October 10, 2011
Lee Richstone, MD
Manish Vira, MD
This past week, it was hard to escape hearing news regarding the US Preventive Services Task Force (USPSTF) upcoming release of recommendations regarding prostate cancer screening and prostate-specific antigen (PSA) testing. Once again, millions of men and their loved ones are left to sort out the conflicting messages and try to make an informed decision regarding prostate cancer screening.
For more than two decades, annual PSA testing of men aged 50 or older in combination with digital rectal examination (DRE) has been the standard screening approach for the early detection of prostate cancer. It is the most common cancer diagnosis in men with an estimated 250,000 new cases in 2011. Despite the perception in the media that prostate cancer is not dangerous, it is the third leading cause of cancer death in men, causing more than 30,000 deaths annually. While many men may die of their prostate cancer, the majority of others will go on to live long lives and die of other causes--even if their prostate cancer is never treated.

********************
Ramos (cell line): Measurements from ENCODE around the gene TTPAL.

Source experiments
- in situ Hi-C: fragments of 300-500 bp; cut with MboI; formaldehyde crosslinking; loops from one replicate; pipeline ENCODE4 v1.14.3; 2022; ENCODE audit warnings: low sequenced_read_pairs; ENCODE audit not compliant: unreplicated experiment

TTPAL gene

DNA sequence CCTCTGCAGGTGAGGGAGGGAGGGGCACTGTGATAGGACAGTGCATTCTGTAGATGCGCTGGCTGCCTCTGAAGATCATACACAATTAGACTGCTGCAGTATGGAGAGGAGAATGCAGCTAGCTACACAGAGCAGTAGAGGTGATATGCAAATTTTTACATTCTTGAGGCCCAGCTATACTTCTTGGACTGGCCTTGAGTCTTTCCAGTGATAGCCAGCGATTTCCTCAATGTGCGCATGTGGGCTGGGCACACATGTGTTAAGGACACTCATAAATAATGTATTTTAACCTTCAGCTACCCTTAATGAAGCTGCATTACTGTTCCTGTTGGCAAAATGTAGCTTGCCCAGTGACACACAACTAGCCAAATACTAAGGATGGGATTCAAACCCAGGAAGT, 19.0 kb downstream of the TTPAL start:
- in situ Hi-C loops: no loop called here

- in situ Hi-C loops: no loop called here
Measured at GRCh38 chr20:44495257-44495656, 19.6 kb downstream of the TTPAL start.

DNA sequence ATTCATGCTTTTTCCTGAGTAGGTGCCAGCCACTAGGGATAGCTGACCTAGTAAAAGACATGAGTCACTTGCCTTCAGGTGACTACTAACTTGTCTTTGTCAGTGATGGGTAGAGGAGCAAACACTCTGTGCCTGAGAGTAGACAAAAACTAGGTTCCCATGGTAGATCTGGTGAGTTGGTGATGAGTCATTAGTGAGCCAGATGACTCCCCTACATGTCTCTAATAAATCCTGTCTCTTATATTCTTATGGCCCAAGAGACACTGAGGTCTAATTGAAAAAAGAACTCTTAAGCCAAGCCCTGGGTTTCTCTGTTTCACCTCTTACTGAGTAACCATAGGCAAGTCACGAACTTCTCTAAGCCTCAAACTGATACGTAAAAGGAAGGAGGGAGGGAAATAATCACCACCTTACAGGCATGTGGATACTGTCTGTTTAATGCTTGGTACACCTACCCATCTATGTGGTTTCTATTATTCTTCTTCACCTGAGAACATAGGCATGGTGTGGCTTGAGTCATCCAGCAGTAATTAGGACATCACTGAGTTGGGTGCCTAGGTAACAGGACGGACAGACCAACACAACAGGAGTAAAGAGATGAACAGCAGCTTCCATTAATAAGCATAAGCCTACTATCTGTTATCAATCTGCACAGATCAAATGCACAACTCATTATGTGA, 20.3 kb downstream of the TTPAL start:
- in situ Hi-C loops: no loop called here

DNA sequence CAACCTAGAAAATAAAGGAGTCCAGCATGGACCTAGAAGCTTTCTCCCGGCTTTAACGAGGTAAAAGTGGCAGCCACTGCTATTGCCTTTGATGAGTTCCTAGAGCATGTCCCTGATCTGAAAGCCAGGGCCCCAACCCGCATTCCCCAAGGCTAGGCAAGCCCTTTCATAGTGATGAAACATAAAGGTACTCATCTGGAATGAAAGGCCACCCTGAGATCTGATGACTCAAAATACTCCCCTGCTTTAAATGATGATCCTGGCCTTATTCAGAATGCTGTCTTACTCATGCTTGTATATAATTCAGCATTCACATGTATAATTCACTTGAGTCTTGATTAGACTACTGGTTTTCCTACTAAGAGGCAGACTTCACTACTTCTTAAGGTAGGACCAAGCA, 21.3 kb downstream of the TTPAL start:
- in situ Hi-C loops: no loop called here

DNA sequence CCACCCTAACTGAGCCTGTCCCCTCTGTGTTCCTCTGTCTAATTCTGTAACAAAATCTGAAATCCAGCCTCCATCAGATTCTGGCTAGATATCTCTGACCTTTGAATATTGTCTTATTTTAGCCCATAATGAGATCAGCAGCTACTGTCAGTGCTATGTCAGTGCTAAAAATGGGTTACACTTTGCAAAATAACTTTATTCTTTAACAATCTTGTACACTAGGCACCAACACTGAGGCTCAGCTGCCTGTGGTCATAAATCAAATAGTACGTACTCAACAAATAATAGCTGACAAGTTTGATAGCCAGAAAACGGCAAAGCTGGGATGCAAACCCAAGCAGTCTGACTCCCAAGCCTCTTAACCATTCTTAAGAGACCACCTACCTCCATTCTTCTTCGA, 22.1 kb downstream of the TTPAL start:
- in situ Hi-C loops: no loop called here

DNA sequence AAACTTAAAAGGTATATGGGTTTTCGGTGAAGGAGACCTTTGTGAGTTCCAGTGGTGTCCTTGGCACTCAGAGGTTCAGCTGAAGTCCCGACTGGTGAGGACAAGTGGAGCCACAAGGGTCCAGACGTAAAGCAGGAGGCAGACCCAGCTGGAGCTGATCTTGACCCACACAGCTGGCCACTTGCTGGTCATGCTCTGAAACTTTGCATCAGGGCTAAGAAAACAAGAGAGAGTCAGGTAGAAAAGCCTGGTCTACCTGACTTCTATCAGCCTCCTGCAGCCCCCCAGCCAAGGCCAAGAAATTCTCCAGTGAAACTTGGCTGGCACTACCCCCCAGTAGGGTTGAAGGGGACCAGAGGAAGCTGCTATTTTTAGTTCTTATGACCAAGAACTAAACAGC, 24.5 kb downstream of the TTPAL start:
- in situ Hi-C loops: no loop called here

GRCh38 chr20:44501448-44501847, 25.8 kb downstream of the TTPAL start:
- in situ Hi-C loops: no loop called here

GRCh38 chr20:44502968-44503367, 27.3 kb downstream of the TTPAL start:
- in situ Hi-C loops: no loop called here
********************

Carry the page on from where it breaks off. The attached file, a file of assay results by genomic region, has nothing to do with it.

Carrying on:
Herein is the dilemma.
Prostate cancer has two faces: one a killer and the other a virtually harmless “disease,” that nevertheless affects patients with all of the anxiety that accompanies the diagnosis of “cancer.” PSA testing as a screening test fulfills its requirements, i.e. it is inexpensive, easy to perform (simple blood test), and most importantly, detects prostate cancer at an early stage when it is potentially curable. Full Post - to Detail View